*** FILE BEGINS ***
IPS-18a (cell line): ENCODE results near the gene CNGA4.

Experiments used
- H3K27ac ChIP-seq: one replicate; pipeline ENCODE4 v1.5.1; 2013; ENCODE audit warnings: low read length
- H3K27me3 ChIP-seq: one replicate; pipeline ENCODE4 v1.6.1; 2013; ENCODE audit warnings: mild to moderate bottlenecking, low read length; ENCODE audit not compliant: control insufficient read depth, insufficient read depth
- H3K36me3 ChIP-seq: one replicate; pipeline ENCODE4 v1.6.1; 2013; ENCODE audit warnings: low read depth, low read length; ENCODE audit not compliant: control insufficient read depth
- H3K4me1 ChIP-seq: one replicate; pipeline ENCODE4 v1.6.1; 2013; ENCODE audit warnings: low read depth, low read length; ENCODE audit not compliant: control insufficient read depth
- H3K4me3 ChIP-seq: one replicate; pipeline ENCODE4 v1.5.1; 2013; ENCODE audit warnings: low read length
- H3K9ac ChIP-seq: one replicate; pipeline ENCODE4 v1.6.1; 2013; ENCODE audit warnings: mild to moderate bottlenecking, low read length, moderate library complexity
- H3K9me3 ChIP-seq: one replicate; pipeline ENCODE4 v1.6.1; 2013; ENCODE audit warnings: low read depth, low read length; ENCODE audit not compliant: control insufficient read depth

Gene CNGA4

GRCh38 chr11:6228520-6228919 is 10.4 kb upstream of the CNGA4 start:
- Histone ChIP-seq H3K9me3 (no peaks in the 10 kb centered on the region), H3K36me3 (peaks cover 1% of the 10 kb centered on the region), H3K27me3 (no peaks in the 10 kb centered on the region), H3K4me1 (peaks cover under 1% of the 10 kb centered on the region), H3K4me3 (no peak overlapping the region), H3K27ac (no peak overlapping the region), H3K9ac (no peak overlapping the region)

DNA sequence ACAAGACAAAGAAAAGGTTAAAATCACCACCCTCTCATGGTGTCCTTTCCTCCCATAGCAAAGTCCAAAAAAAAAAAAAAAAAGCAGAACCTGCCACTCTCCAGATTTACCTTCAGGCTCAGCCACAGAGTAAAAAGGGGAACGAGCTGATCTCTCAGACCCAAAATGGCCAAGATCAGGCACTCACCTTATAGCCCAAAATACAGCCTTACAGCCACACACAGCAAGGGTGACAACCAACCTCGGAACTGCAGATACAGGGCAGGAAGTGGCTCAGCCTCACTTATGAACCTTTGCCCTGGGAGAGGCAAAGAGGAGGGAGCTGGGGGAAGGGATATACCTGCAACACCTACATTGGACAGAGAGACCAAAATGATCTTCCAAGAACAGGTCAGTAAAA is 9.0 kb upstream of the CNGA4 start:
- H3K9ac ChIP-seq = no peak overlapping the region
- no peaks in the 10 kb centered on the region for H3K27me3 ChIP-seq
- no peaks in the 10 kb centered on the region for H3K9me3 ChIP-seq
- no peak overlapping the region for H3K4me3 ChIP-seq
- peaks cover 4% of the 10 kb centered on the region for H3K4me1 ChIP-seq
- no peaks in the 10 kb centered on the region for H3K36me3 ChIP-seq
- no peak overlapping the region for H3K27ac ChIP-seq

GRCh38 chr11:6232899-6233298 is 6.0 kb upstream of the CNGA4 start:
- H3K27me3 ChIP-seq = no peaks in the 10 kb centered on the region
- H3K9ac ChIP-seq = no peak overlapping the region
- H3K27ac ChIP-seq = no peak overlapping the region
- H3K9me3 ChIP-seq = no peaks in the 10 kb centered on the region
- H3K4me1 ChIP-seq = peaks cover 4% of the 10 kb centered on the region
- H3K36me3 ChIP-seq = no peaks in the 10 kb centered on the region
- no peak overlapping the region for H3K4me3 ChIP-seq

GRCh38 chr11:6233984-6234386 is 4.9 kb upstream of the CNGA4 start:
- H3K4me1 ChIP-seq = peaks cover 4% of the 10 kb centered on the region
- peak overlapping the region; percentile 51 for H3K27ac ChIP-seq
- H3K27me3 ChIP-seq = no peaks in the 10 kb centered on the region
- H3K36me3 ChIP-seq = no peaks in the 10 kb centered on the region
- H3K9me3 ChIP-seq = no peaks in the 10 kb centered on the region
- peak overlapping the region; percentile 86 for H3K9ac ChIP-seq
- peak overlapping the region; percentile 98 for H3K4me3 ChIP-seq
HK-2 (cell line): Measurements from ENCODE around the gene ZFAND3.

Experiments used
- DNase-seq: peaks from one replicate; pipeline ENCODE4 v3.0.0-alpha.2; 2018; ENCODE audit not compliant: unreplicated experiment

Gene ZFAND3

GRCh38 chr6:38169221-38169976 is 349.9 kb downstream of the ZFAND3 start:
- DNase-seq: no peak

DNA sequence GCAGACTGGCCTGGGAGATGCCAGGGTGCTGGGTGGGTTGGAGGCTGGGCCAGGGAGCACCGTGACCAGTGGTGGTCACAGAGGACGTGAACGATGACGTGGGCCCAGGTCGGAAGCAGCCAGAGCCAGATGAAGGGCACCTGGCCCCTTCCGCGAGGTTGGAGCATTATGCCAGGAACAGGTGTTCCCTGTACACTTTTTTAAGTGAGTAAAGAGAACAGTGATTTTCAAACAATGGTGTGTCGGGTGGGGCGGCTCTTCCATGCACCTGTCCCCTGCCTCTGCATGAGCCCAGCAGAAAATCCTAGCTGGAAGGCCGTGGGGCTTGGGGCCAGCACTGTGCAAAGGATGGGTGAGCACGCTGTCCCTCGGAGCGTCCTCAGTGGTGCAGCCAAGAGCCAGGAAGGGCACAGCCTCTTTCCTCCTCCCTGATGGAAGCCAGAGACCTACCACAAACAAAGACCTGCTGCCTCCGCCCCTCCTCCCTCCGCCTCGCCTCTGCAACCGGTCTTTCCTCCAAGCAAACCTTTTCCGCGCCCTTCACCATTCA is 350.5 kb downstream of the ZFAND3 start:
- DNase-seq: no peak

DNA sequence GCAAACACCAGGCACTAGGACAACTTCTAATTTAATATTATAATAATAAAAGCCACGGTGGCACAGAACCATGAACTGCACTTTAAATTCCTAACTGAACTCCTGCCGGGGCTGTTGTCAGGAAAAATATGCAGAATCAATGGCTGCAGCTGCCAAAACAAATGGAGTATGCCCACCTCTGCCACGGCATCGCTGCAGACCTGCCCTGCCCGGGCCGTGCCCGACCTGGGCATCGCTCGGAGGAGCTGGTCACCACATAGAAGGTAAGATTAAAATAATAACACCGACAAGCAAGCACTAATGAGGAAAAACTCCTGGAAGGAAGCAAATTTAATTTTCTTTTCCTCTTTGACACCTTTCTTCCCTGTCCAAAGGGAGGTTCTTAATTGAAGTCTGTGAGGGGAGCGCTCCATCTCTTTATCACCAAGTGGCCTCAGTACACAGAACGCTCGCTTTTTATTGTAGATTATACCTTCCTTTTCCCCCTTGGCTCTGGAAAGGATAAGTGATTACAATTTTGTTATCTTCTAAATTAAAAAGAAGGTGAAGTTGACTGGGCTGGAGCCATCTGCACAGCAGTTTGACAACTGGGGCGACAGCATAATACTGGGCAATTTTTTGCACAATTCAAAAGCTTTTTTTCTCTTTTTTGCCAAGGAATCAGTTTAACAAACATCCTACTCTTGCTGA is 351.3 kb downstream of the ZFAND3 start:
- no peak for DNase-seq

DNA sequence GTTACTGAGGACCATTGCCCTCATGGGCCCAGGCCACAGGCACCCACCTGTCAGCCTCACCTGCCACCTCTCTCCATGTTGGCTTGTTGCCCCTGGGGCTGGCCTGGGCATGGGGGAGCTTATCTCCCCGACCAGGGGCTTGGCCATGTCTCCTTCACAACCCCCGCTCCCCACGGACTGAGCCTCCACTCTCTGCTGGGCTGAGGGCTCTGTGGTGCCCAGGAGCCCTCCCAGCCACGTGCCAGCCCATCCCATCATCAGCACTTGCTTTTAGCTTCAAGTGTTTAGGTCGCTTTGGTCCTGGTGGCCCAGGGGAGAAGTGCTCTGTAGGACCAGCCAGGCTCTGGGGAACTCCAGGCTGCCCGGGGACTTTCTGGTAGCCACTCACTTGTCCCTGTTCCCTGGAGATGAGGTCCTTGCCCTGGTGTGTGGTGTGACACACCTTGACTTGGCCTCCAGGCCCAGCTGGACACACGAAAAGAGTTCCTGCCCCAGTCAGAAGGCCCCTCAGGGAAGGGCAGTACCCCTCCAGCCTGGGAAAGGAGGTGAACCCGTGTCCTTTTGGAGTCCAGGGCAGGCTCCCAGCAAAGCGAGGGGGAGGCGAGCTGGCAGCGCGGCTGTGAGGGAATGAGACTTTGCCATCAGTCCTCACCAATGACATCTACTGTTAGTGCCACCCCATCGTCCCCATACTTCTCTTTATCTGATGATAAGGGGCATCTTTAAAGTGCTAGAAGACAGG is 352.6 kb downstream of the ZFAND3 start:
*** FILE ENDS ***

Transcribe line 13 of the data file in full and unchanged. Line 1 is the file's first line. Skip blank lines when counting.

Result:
DNA sequence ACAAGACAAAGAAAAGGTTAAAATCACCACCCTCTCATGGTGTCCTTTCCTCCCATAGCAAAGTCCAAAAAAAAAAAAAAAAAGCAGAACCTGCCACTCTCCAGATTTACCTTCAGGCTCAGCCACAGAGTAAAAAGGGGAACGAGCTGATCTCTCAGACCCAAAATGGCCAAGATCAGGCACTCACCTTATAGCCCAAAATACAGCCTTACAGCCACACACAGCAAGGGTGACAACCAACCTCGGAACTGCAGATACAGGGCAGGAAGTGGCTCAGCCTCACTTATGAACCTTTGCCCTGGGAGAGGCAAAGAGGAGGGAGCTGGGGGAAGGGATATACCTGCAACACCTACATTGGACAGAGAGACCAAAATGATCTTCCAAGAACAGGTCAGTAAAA is 9.0 kb upstream of the CNGA4 start: